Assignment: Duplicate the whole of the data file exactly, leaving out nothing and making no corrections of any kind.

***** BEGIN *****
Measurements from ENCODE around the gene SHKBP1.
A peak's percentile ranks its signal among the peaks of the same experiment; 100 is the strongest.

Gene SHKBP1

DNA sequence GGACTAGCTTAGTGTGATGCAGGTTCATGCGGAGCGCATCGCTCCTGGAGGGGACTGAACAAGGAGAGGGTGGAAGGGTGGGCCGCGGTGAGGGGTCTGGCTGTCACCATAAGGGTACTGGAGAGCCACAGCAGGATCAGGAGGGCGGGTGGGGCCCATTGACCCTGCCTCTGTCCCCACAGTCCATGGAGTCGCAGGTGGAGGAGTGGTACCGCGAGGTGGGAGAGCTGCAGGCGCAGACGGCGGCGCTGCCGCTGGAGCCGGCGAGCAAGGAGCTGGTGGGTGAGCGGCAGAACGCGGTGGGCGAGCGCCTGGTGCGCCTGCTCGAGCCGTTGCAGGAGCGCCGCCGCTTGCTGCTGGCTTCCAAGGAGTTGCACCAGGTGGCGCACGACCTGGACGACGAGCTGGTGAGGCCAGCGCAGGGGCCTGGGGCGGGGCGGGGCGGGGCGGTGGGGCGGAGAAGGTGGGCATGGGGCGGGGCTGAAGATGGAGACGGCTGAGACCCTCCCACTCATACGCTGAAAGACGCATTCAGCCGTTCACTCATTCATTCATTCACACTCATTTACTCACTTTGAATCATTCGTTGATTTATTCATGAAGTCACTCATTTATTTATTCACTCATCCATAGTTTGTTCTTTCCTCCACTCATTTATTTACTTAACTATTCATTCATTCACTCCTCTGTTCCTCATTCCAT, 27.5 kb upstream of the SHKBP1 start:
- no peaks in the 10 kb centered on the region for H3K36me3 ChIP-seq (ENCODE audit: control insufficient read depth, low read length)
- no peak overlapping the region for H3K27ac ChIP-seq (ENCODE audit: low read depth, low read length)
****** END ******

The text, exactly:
Measurements from ENCODE around the gene SHKBP1.
A peak's percentile ranks its signal among the peaks of the same experiment; 100 is the strongest.

Gene SHKBP1

DNA sequence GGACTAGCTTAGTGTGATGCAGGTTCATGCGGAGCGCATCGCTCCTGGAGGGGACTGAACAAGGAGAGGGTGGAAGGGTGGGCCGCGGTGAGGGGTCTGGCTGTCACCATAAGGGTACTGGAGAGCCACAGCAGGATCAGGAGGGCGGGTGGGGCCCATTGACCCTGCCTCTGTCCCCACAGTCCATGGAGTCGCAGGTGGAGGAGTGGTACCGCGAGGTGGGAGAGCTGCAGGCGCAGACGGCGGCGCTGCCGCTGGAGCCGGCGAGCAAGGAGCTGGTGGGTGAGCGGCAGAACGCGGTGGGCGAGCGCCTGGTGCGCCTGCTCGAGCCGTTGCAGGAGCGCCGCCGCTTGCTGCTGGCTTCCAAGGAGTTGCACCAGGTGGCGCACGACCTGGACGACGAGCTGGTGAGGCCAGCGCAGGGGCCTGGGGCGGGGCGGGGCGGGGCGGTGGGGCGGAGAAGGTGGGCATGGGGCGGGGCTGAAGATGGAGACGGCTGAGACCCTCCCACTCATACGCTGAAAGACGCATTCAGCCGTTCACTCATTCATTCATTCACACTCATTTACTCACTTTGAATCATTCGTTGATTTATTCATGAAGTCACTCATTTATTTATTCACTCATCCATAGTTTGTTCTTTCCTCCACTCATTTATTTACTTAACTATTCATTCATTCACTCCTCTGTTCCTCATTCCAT, 27.5 kb upstream of the SHKBP1 start:
- no peaks in the 10 kb centered on the region for H3K36me3 ChIP-seq (ENCODE audit: control insufficient read depth, low read length)
- no peak overlapping the region for H3K27ac ChIP-seq (ENCODE audit: low read depth, low read length)